As a teenager there is often a need to fit in, belong or, in contrast, a yearning to be different and individual. Music is such an influential medium during those years. Choice in music often dictates social / political conscience, clothing, appearance, friendship groups and even substances. LSD and cannabis were integral to the hippie movement in the 60’s promoting a

psychedelic and peaceful way of being. The disenfranchised working classes were attracted to the MOD and Northern Soul sounds as well as amphetamine to sustain late nights and dancing. The 90’s heralded raves and clubbing which saw the use of acid and ecstasy escalate. A substance can be attached to any genre of music but it is also about what is happening at the time, your peers and your location. Grunge may have been prolific in Seattle, not so sure of its impact in Settle.

Trends pass, people move on and just as teenagers are finding their identity, this doesn’t stop when you hit 20. Granted it tends to be at more break neck speed in teenage years but the process of self discovery continues until the grave.

The biggest insult that can be levied at a young person is to draw parallels with a parent but the reality is we do inherit or learn characteristics or behaviours. The choices we make about supporting a sports team and political allegiance can be heavily influenced or dictated. It is not as commonplace nowadays as more young people are going on to further education but it was previously expected that offspring join the family business, or dad would put a “good

word” in at his place of work.

We often unconsciously use phrases or mannerisms that we have copied from parents or carers. We unknowingly replicate elements of events such as birthday or Christmas traditions. We sometimes consciously avoid engaging in our parent’s behaviours or habits that we deem inappropriate or unhelpful and shudder at hearing our parents voices emanating from our mouths.

It is not just family or peers whom we adopt behaviours from. Celebrities are within reach via all media, often to the point of saturation. This has led to an increase in a desire to emulate people in the public arena. I have observed a certain, similar “look” amongst some young women of a certain age.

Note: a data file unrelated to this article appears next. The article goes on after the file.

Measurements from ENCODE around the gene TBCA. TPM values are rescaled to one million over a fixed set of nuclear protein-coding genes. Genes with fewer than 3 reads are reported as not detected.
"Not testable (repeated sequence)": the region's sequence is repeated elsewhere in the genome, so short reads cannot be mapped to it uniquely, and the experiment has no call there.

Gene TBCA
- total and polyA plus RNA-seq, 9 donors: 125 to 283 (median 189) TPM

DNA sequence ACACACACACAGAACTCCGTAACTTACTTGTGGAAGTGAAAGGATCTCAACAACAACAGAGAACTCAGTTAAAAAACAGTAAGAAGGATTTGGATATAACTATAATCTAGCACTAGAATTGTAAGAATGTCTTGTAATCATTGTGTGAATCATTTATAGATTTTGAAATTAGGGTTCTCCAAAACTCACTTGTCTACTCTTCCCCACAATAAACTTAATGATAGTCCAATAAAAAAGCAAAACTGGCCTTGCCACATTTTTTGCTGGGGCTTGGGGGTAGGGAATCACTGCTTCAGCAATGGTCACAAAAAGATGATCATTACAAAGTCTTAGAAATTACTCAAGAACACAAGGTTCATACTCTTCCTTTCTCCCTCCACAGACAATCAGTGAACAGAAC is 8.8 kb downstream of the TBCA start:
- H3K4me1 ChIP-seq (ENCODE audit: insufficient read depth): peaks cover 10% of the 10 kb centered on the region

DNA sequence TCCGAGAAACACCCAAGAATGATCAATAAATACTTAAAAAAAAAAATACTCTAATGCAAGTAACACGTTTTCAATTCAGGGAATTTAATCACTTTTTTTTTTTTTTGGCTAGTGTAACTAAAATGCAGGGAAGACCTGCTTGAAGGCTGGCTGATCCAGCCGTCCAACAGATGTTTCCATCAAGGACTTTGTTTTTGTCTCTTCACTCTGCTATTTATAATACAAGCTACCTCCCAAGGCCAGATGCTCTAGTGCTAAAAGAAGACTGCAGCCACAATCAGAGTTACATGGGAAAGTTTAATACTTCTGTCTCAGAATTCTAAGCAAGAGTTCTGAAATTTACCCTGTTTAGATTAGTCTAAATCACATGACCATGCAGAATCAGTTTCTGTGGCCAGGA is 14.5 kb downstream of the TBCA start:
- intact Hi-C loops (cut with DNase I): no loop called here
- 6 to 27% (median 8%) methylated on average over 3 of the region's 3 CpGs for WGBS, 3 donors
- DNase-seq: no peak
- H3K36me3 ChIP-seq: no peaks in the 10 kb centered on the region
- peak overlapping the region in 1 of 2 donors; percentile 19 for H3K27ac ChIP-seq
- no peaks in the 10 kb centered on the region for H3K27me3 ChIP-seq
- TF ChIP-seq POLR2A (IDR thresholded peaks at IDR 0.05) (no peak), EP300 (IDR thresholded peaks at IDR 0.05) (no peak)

Reality shows have led to the mainstreaming of cosmetic enhancements and procedures. The beauty industry is a growing market with a constant flow of new products and treatments.

We are at the mercy of trends and fads in fashion and most life areas. There has to be progression, change is inevitable, nothing remains the same and things often come full circle but generally dressed up as a shiny new version.

Our experiences are so powerful in changing our values and views of the world. An example would be bereavement. “Grief does funny things to people” is an oft used phrase. A demonstration that our feelings shift our thinking which alters how we behave.

Often in the most traumatic of times we discover resources and strengths we never thought possible. Challenging times are often a conduit for change. If things are going okay with little consequences there is no impetus to change.

“It’s ok he / she has broad shoulders.” People are not born with broad shoulders they develop them as a matter of necessity in order to survive and continue functioning.